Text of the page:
By Films For Action
May 12, 2008
By Gavon Laessig. From Lawrence.com
The price of one of those venti frou-frou caramel abortion lattes you can get at the neighborhood beanery equals about 10 days worth of wages for an Ethiopian toiling in the Addis Ababa coffee trade. In our junkie’s pursuit to ride the brown serpent, the 2-billion-cups-a-day coffee habit of the global community is borne on the backs of farmers and packagers in developing countries.
“Black Gold: Coffee and the Bitter Taste of Free Trade,” a documentary by UK filmmaking brothers Marc and Nick Francis, takes a critical yet nuanced look at the global economy through the prism of international coffee markets. The film follows the quixotic efforts Tadesse Meskela, an Ethiopian organizer struggling to unite coffee laborers into fair trade co-ops in the face of all-consuming multi national corporations.
“Black Gold” will be screening as part of the latest Films for Action slate at Liberty Hall and is being sponsored by Two Hands Worldshop, a Lawrence-based peddler of fair trade goods online. Brady Swenson, co-founder of Two Hands Worldshop, joined us to talk about “Black Gold” and whether or not we’re going to burn in a lake of fire for drinking Frappuccinos.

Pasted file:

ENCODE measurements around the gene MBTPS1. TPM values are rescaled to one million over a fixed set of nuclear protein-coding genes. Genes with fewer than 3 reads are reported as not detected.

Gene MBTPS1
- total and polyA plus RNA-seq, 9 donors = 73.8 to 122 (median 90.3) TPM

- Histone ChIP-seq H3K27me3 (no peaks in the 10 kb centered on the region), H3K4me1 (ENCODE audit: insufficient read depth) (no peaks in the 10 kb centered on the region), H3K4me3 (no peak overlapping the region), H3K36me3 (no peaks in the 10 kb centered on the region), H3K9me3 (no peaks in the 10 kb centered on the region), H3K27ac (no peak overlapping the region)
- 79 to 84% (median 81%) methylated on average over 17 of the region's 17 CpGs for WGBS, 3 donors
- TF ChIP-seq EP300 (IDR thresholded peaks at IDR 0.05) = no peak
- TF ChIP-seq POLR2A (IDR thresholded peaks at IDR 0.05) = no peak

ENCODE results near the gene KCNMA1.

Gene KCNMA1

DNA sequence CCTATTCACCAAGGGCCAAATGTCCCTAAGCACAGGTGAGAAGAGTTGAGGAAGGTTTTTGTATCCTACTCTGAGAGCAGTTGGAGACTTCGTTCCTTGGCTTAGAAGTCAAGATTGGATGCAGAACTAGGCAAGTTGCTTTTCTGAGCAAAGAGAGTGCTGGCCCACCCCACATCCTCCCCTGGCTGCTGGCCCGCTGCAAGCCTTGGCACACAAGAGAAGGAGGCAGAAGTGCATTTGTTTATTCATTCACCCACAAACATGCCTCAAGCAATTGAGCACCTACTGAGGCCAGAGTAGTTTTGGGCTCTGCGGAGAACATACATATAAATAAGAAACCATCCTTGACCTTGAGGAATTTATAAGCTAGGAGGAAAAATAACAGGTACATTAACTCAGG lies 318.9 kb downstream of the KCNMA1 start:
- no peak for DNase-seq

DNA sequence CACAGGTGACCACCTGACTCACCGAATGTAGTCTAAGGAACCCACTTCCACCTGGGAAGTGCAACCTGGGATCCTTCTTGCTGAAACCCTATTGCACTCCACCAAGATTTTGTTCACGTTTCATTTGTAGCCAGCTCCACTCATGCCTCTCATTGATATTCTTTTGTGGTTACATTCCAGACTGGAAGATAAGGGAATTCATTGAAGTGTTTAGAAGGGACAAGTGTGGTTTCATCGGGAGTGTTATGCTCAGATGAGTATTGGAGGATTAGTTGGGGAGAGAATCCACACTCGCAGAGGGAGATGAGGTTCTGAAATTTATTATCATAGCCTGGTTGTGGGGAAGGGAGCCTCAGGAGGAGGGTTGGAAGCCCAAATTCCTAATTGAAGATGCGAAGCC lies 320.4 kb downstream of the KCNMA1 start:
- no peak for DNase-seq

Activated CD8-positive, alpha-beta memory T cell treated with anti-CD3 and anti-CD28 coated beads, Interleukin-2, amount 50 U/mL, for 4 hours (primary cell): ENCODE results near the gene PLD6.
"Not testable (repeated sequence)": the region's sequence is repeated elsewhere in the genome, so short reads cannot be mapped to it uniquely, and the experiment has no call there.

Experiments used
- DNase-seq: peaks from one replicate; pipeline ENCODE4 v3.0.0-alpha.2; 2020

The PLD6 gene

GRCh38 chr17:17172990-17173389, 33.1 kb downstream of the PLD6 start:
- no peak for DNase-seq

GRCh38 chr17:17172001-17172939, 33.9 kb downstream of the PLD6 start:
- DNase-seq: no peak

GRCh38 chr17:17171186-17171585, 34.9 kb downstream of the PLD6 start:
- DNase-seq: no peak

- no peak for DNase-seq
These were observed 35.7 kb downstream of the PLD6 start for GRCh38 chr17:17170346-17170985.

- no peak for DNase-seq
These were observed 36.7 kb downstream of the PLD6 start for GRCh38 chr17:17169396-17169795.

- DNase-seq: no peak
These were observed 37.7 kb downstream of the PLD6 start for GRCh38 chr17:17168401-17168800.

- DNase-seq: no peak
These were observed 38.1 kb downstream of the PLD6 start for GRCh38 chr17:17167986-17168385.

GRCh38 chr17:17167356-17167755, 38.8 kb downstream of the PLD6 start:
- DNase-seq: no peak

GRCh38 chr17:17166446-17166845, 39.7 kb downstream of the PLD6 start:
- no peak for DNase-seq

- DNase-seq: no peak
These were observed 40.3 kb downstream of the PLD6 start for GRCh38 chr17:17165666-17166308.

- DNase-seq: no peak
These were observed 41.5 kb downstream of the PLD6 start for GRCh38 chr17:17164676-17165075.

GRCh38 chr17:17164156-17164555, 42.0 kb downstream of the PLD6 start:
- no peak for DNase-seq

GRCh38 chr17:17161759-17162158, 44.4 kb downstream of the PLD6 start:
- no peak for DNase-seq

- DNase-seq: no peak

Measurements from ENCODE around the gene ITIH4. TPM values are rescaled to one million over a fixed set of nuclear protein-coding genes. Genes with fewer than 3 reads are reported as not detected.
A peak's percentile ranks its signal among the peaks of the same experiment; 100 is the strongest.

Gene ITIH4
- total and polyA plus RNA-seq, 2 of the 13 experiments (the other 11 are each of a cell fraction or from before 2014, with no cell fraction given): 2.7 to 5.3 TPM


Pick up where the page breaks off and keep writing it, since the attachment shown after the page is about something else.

Lawrence.com: Extrapolating from the film and bringing it closer to home, I went to a local coffee shop today and bought a coffee—how many people did my caffeine addiction f*ck over across the globe?
Brady Swenson: It depends on where you went. Fortunately in Lawrence we have a lot of conscientious coffee shops that sell fair trade coffee. But let’s say you went to Starbucks—Starbucks has a very small percentage of fair trade coffee, to kind of throw a bone to this movement and say, “Alright, you be quiet now.” The normal process starts with the coffee producers—growers, people picking the bean and people selling the beans to roasters—those people get very little money. We’re talking a dollar a pound or less. Then it goes through several middlemen—purchasers, roasters, people who prepare the coffee—then it gets to the large companies like Folgers, who then market it and send it out at $6 to $8 a pound. The thing is, the coffee producers make up 70% to 80% of the people in the coffee industry worldwide. You’re f*cking over a lot of people. We’re talking about millions of people who try to survive by growing coffee.
Read the rest of the interview here.